Canadians aren’t using cash for small transactions like they used to – but demand for $100 bills has never been higher.
Though most of us rarely handle one, Bank of Canada statistics show that there are 11.5 $100 bills in circulation for every Canadian, up from six in 2003.
So where are they all? And what are they being used for?
“We assume that it’s a question of illegal transactions, or the underground economy, but we don’t have the data to prove those assumptions,” says Hendrix Vachon, a senior economist at Desjardins Group.
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Decisions by the Bank of Canada about how many notes to print in what denominations are based on requests from the banks, which in turn reflect demand from bank customers.
Desjardins says the rise in demand for $100 bills is a mixture of the shadow economy — otherwise legal transactions like paying a tradesperson or employee in cash — illegal transactions and hoarding of cash.
“We can assume that in the construction industry is one place where there is more cash, compared to other industries.”
“A plausible explanation would be the combination of low interest rates (which reduces the opportunity cost of holding cash) and higher demand for precautionary holdings on the part of the public, given the recent oil shock and heightened uncertainty regarding returns from financial market investments,” Bank of Canada spokesperson Josianne Ménard wrote in an e-mail.
A 2012 attempt by Statistics Canada to measure the underground economy reached the conclusion that it was about 2.5 per cent of GDP. That proportion has been steady since the early 1990s, but has grown in real terms.
In the StatsCan study, construction was believed to be the biggest sector of Canada’s underground economy, which will not surprise anyone who has discussed a cash discount for home improvement with a contractor.
Other Western countries have seen similar trends. In the United States, the value of $100 bills in circulation has roughly quintupled since the mid-1990s.
In February, former U.S. Treasury Secretary Lawrence Summers came out in favour of phasing out the country’s $100 bill.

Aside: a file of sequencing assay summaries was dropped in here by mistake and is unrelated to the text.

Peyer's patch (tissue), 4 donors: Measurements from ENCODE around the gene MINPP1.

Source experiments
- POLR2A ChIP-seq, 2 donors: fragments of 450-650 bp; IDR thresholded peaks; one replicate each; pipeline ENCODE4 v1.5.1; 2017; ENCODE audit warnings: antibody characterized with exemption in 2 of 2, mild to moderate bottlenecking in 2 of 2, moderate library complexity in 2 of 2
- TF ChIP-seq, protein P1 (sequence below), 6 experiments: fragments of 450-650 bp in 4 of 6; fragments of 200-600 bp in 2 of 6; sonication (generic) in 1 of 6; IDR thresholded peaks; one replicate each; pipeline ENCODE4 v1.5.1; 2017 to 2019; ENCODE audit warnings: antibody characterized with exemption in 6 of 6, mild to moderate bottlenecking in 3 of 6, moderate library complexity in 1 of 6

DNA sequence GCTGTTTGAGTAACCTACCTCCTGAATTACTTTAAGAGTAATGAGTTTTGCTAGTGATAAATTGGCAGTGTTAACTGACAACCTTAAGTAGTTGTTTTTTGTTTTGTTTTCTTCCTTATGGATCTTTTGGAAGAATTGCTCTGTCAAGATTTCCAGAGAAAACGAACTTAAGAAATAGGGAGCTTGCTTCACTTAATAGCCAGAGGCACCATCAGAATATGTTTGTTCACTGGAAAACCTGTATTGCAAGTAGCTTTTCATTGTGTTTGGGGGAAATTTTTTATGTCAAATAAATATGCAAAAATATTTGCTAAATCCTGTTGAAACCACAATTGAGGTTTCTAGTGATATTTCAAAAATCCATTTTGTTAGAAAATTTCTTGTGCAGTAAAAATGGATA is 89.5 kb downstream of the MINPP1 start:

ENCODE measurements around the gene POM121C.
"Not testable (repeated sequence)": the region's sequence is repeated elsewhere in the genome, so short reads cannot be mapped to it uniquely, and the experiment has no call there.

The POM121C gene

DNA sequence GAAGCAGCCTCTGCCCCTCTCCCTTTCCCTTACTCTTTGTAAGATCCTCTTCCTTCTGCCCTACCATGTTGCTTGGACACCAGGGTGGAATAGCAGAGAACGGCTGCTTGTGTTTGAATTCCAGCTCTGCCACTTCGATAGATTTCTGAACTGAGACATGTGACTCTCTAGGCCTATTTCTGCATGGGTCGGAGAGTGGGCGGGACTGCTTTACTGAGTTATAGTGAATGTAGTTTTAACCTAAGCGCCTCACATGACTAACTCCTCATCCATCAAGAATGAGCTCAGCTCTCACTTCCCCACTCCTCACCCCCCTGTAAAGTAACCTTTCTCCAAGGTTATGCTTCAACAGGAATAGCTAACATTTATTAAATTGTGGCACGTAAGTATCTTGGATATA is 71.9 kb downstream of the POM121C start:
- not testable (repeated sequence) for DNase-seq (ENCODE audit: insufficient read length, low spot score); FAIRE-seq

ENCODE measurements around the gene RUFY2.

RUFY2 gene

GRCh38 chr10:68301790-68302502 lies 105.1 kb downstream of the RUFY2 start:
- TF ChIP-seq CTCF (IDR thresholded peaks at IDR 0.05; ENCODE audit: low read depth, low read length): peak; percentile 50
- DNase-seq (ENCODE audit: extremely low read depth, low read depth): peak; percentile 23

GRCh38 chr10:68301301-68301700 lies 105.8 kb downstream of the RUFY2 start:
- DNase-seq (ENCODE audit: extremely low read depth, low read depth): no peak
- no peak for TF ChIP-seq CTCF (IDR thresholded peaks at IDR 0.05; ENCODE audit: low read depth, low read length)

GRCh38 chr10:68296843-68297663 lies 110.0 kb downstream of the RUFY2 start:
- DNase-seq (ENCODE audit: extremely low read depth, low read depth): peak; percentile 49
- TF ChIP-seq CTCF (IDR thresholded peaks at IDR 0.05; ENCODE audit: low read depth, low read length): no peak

“I’d guess the idea of removing existing notes is a step too far. But a moratorium on printing new high denomination notes would make the world a better place,” he wrote in the Washington Post.
The Bank of England has seen growth in banknotes mostly in the £20 (C$37) and £50 (C$92) notes. A 2015 study estimated that as many as half of the British banknotes in circulation were either outside the country or used in the shadow economy.
(The amount of cash in the British economy spiked noticeably when the Value Added Tax, a sales tax similar to the GST, was raised to 20 per cent in 2010.)
Should governments stop printing higher-denomination notes? Several countries have debated it.
“(High-denomination) notes are the preferred payment mechanism of those pursuing illicit activities, given the anonymity and lack of transaction record they offer, and the relative ease with which they can be transported and moved,” wrote the authors of a paper published earlier this year by Harvard. “By eliminating high denomination, high value notes we would make life harder for those pursuing tax evasion, financial crime, terrorist finance and corruption.”
The Harvard paper’s main author, British banker Peter Sands, also came out for phasing out the British £50 note:
“Ask people in the United Kingdom when they last used a £50 note, the highest sterling denomination, and the most common answer is to pay a builder or plumber.”
The Bank of Canada stopped printing $1,000 bills in 2000 at the RCMP’s urging because they were only used for crime. But just under 800,000 of those bills are still out there, the Bank of Canada told Global News. They are thought to be circulating internally in the criminal economy.
Earlier in May, the European Central Bank announced that it will phase out the 500-euro note, worth C$734. Much like the old Canadian $1,000 bill, it has a reputation for connections with crime, although privacy-minded Germans, who prefer cash transactions, resisted the change.
Canada redesigned the $100 bill as recently as 2011, but Vachon thinks it may be time to get rid of it.
“It may be time to talk about removing it, if we can prove that normal people don’t use it as a way of payment.”
Different versions of different bank notes issued over the last couple of decades can make it difficult to tell what’s real and what may be fake. Mark McAllister reports.